Rural Medical Practitioners: The First Line of Defense in Rural Healthcare (Part 1)

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Stooping through the doorway to enter what can at best be called a one-room shack stocked with low end medicine, in the sleepy district of Gaibandha, I had my first ever meeting with a ‘Polli-Chikitshak’. For those of you who are less proficient in Bangla, ‘Polli’ is Bangla for village and ‘Chikitshak’ translates to healer/medic. These days however, they prefer to be known as RMPs, or Rural Medical Practitioners.

RMPs are the market’s solution to the failure of the state to ensure healthcare solutions in the rural areas of Bangladesh. The World Bank estimates the rural population to constitute approximately 72% of Bangladesh’s total population- that’s a whopping 111.4 million. For the large majority of these people, 130,000 RMPs (Estimated using (a)World Bank Data and (b)Ahmed et al. Human Resources for Health 2011 9:3 doi:10.1186/1478-4491-9-3) are the first stop for most health related problems.

When asked about the services he commonly provides, our RMP replied with the following list-
• Free diagnosis of basic ailments like fever, cough and the common cold
• Incisions and stitching when required
• Pushing Intravenous Saline
• Prescribing OTC drugs and low powered antibiotics
• Child delivery

He claimed that in addition to seeing patients at his shop, he also made house calls when called upon. In case the problem was too severe for him to diagnose or treat, he referred his patients to doctors and clinics, that he maintained liaisons with, in the nearest urban localities.

Within a 3 kilometer radius, there were about 8 RMPs, sitting in their medicine shops and none of them seemed to be doing too well, save one. He sat in a shop about twenty paces away from the RMP I talked to first. Sitting there with his stethoscope around his neck and blood pressure machine in hand, he was attending to a remarkably long line of customers. While the first RMP had a rundown shop with zero traffic, I had to wait about twenty minutes to get a chance to talk to the second. On talking to him I learned that he had recently renovated his shop- business was booming!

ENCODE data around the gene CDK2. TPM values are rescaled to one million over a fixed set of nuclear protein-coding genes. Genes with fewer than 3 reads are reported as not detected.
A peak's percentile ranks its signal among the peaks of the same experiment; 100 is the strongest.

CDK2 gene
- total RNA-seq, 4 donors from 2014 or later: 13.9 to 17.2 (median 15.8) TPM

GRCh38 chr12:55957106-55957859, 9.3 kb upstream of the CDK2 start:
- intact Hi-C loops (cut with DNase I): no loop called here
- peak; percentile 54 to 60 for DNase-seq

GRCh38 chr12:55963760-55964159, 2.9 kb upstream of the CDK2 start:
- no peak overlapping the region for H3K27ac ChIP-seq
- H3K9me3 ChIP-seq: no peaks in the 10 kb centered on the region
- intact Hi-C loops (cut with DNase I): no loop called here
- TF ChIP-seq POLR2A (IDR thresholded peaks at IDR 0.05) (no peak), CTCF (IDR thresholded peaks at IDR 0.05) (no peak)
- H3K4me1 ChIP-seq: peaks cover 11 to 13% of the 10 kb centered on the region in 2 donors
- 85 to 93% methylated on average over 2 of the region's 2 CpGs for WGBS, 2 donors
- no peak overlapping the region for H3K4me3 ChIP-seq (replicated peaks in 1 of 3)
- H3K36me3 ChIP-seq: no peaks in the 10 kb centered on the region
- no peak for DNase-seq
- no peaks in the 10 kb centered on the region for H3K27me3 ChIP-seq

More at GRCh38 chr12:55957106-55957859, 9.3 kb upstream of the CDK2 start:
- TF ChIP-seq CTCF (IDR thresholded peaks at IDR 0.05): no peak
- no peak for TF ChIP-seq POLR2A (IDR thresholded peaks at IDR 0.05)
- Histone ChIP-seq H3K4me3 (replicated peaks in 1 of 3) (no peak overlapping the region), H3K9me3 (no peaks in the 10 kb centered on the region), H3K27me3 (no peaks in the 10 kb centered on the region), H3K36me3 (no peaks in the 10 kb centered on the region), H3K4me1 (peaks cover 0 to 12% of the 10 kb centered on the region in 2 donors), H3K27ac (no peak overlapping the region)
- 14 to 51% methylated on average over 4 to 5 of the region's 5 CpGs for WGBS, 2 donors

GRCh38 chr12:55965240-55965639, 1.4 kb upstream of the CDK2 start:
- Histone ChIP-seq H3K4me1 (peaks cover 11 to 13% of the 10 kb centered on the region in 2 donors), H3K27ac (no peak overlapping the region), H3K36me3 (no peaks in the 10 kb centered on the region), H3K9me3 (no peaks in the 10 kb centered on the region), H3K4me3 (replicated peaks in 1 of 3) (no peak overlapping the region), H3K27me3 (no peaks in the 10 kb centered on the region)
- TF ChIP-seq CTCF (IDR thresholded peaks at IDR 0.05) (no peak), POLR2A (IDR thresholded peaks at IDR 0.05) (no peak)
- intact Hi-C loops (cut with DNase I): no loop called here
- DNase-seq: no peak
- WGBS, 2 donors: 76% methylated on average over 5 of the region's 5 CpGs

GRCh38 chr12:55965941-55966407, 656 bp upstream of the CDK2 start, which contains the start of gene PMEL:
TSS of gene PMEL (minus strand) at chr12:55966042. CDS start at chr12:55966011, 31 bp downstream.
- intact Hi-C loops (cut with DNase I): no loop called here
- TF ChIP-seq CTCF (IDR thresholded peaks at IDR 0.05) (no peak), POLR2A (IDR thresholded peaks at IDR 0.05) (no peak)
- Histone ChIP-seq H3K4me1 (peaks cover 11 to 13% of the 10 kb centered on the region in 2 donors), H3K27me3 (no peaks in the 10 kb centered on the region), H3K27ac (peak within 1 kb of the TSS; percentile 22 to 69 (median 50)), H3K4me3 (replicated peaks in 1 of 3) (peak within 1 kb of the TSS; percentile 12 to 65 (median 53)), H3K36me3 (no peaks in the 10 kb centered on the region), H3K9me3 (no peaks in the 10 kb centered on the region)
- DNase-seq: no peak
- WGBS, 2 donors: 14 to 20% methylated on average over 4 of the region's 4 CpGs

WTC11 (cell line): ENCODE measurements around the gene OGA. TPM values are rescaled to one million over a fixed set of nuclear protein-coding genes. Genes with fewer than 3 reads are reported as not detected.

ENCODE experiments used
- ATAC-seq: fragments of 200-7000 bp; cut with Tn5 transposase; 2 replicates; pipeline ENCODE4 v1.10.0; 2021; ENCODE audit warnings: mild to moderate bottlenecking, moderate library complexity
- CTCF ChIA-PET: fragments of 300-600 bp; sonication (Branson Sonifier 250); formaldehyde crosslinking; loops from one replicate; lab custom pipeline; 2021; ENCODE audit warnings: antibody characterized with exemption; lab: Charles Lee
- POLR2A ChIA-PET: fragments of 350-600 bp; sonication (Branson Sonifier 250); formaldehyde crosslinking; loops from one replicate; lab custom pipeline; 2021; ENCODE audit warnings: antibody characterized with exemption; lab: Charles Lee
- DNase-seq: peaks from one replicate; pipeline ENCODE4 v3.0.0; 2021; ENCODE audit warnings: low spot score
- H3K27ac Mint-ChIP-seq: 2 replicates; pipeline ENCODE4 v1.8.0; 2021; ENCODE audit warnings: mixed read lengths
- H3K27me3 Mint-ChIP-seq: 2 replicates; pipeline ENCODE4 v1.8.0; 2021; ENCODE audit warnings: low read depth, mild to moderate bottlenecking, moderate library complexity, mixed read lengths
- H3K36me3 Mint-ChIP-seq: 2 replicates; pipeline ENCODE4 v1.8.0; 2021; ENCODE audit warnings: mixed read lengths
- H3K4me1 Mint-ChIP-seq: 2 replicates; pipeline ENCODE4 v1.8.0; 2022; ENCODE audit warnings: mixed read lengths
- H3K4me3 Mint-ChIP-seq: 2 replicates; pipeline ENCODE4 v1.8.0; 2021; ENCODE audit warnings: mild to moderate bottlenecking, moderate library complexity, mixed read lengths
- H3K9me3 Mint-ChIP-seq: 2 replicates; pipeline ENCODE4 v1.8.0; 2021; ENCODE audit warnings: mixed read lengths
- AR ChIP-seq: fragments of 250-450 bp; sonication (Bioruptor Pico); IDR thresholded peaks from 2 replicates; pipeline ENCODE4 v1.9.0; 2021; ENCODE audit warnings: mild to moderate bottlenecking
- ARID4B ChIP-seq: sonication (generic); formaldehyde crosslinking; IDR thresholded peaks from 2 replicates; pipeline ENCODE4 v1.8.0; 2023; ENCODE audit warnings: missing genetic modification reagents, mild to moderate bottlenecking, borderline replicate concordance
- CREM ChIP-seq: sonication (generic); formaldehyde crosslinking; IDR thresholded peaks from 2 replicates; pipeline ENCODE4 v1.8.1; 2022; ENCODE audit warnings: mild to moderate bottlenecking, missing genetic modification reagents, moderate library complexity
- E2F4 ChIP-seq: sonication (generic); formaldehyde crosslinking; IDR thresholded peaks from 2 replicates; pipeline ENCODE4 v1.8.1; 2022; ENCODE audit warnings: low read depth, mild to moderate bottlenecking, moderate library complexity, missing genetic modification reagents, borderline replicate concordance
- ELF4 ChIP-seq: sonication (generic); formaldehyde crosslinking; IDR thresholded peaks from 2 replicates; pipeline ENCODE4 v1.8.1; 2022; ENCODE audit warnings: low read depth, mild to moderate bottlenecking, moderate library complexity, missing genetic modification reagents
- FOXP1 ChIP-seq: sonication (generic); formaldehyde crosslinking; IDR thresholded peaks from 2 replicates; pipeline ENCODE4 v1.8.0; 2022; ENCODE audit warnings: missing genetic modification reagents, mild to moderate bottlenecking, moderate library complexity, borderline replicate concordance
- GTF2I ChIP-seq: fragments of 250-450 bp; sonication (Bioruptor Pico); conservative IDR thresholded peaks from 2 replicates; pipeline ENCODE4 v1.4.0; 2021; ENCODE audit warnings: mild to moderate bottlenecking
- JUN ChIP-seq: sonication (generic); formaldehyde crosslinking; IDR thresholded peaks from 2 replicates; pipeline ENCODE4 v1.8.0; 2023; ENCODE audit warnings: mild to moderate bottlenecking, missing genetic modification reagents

During our conversation I learned that he had invested about BDT. 8000 for obtaining the RMP certification- and this was about 5 years ago. Since then, he informed, the cost of obtaining an RMP degree has almost doubled. And yet, the number of RMPs coming out of such institutions is remarkably high.

Government regulation in Bangladesh, especially in the area of healthcare is frighteningly weak. Even in the major cities, one can find a large number of pharmacies selling drugs without the proper certification. There are still a large number of rural healthcare providers that ‘treat’ patients with no formal training or education. The certification itself therefore is by no means mandatory. And the real training, for the majority of informal health practitioners in rural areas has always been some form of apprenticeship.

It seems to me that the RMP certification, when it first started out, ended up as a fantastic way to build one’s own brand as a rural health practitioner. It must have been great to be able to say ‘I am the only person in a 10 mile radius that has actually been taught to deal with your ailments by a real doctor!’ Understandably, demand for RMP certification must have sky-rocketed, spurring countless degree disseminating organizations to sprout up in all corners of Bangladesh. Today however, the RMP certification seems to be the norm- a basic must have, in order to survive in the market.

It turns out that most of the RMPs in that area had received training from the same institution. Yet, only one seemed to be completely dominating the market. So how is he monopolizing his market? I am guessing that his show of technical equipment had something to do with it.

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Posted by Ahmed Abu Bakr

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